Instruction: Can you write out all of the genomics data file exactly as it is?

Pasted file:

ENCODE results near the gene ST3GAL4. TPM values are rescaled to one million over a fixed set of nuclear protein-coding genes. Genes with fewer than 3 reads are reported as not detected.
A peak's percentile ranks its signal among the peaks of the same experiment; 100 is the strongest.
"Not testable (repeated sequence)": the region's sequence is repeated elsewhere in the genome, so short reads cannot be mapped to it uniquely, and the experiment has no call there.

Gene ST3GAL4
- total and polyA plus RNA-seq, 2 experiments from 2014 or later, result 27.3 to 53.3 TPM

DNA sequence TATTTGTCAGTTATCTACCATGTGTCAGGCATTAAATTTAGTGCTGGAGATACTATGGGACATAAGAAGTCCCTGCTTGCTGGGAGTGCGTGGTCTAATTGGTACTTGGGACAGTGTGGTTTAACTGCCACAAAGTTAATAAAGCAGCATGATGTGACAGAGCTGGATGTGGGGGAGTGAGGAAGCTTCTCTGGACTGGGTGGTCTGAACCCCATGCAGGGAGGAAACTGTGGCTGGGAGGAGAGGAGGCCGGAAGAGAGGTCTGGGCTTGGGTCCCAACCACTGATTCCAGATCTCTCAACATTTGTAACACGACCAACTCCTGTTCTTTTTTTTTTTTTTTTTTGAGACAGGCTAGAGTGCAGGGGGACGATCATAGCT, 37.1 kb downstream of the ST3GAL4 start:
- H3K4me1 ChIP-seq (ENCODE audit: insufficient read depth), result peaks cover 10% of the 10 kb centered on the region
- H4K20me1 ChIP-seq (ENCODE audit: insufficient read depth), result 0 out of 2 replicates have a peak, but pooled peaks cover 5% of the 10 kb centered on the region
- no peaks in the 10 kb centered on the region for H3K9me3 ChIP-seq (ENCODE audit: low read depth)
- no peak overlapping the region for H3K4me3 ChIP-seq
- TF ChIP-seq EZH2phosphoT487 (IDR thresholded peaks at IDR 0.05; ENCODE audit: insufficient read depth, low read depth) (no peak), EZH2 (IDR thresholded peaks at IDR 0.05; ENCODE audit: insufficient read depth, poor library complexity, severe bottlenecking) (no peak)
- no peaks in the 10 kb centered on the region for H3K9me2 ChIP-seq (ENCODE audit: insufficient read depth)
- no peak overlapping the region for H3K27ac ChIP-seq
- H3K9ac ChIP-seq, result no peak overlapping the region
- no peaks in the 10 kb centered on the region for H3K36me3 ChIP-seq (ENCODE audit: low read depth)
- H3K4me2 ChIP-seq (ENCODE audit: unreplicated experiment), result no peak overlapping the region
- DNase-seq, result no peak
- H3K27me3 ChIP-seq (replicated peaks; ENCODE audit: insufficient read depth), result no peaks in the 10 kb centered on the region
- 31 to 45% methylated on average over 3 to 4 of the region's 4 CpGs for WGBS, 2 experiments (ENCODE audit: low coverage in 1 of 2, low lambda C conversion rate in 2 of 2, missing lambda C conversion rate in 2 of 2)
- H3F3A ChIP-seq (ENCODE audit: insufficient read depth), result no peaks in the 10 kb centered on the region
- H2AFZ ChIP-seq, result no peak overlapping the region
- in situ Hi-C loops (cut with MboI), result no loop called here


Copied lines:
ENCODE results near the gene ST3GAL4. TPM values are rescaled to one million over a fixed set of nuclear protein-coding genes. Genes with fewer than 3 reads are reported as not detected.
A peak's percentile ranks its signal among the peaks of the same experiment; 100 is the strongest.
"Not testable (repeated sequence)": the region's sequence is repeated elsewhere in the genome, so short reads cannot be mapped to it uniquely, and the experiment has no call there.

Gene ST3GAL4
- total and polyA plus RNA-seq, 2 experiments from 2014 or later, result 27.3 to 53.3 TPM

DNA sequence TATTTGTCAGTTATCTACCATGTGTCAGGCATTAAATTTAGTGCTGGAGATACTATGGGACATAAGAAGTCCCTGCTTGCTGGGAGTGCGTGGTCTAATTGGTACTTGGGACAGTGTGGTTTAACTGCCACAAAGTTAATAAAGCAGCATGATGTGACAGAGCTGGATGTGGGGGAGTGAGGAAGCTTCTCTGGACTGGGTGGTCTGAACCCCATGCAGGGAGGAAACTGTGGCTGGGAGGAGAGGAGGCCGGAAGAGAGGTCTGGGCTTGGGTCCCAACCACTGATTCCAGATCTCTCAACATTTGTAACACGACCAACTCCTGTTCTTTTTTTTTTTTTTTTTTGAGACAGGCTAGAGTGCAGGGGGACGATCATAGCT, 37.1 kb downstream of the ST3GAL4 start:
- H3K4me1 ChIP-seq (ENCODE audit: insufficient read depth), result peaks cover 10% of the 10 kb centered on the region
- H4K20me1 ChIP-seq (ENCODE audit: insufficient read depth), result 0 out of 2 replicates have a peak, but pooled peaks cover 5% of the 10 kb centered on the region
- no peaks in the 10 kb centered on the region for H3K9me3 ChIP-seq (ENCODE audit: low read depth)
- no peak overlapping the region for H3K4me3 ChIP-seq
- TF ChIP-seq EZH2phosphoT487 (IDR thresholded peaks at IDR 0.05; ENCODE audit: insufficient read depth, low read depth) (no peak), EZH2 (IDR thresholded peaks at IDR 0.05; ENCODE audit: insufficient read depth, poor library complexity, severe bottlenecking) (no peak)
- no peaks in the 10 kb centered on the region for H3K9me2 ChIP-seq (ENCODE audit: insufficient read depth)
- no peak overlapping the region for H3K27ac ChIP-seq
- H3K9ac ChIP-seq, result no peak overlapping the region
- no peaks in the 10 kb centered on the region for H3K36me3 ChIP-seq (ENCODE audit: low read depth)
- H3K4me2 ChIP-seq (ENCODE audit: unreplicated experiment), result no peak overlapping the region
- DNase-seq, result no peak
- H3K27me3 ChIP-seq (replicated peaks; ENCODE audit: insufficient read depth), result no peaks in the 10 kb centered on the region
- 31 to 45% methylated on average over 3 to 4 of the region's 4 CpGs for WGBS, 2 experiments (ENCODE audit: low coverage in 1 of 2, low lambda C conversion rate in 2 of 2, missing lambda C conversion rate in 2 of 2)
- H3F3A ChIP-seq (ENCODE audit: insufficient read depth), result no peaks in the 10 kb centered on the region
- H2AFZ ChIP-seq, result no peak overlapping the region
- in situ Hi-C loops (cut with MboI), result no loop called here